A third way that the word ‘believe’ is used is to indicate a degree of reasonableness. I might say, “I ‘believe’ a man walked on the moon. This is something I have not seen for myself, but there is no good reason to doubt the report. Furthermore, my mental disposition regarding this has no direct bearing on my daily life. This may also be called an opinion.
A fourth way the word ‘believe’ is used is to indicate ‘believability’. Someone has shown me good and sufficient evidence/reason to justify the claim which I now believe. Here the word ‘believe’ is used to express the shape of some piece of reality. It may not call for any action on my part at that time. For example, may be I say that I believe that Jesus was a real historic person. That only says that I think that there is good reason to claim that Jesus really lived in first century Palestine. It seems that before there is any legitimate use of the word ‘believe’ in the first sense, there must be a condition reflected in the fourth usage of the word. That is, before I believe in God, there must be some ‘believability’ that God exists.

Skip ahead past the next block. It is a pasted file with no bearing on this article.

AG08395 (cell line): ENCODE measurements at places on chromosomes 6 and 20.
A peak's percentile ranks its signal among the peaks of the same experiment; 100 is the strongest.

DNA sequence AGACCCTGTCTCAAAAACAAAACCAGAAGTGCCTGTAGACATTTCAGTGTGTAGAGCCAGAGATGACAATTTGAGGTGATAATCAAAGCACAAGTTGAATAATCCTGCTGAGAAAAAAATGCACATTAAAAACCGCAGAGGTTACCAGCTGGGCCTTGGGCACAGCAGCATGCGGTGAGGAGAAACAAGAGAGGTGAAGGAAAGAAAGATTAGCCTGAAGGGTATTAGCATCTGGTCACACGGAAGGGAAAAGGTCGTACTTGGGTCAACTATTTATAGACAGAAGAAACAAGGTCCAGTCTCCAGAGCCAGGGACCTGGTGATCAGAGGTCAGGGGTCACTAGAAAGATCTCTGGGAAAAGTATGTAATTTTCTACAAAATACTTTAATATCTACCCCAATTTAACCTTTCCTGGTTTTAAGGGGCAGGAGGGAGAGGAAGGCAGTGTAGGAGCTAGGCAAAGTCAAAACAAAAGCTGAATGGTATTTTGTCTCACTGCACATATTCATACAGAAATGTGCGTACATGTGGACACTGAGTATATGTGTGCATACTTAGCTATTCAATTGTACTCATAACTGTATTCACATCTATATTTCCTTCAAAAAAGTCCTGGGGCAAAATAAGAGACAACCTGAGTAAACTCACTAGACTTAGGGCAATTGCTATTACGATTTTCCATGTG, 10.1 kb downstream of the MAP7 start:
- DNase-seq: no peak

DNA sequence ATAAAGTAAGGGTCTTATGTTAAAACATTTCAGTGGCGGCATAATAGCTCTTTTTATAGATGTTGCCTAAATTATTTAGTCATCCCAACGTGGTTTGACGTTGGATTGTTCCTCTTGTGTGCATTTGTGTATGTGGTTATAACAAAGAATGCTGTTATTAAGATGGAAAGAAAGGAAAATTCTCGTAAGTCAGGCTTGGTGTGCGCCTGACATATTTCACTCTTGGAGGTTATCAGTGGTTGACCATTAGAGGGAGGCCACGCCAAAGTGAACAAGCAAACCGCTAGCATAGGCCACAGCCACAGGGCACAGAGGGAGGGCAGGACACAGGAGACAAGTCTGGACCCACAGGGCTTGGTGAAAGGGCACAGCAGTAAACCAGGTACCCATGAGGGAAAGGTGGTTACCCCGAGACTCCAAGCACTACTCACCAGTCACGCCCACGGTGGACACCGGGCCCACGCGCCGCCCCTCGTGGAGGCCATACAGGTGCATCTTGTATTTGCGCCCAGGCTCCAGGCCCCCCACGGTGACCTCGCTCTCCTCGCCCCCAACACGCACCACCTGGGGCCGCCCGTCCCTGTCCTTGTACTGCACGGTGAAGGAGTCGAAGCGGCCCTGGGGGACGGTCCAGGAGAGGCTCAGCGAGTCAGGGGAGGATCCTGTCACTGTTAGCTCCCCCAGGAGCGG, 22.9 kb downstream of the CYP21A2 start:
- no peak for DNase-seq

The difference between believe and know
It is understood that you can believe anything, but you can only know what is true. So you can believe that the moon is made of cheese, but you cannot know that it is made of cheese. Therefore, when we are speaking about believing something in the Christian sense, we are also claiming knowledge. That is, we are claiming that our belief is true. That is to say, we think we are justified in holding to a certain belief because we think we have sufficient grounds for claiming it to be true. Furthermore, we think that this knowledge is important because it deals with the real state of affairs in areas of great importance. Therefore, Christians (and others) saying that their ‘belief’ is true, suggests there must be some grounds for such a claim. When Christians say they believe that God exists, they are saying more than just what they hope might be true. They are, in fact, saying that reality includes the existence of God. So while technically there is a difference between believe and know, the Christian is claiming truth in his statement of belief. So, we will agree at this point that when a Christian claims a certain belief he is saying that it is a justified belief which means it has a strong truth value.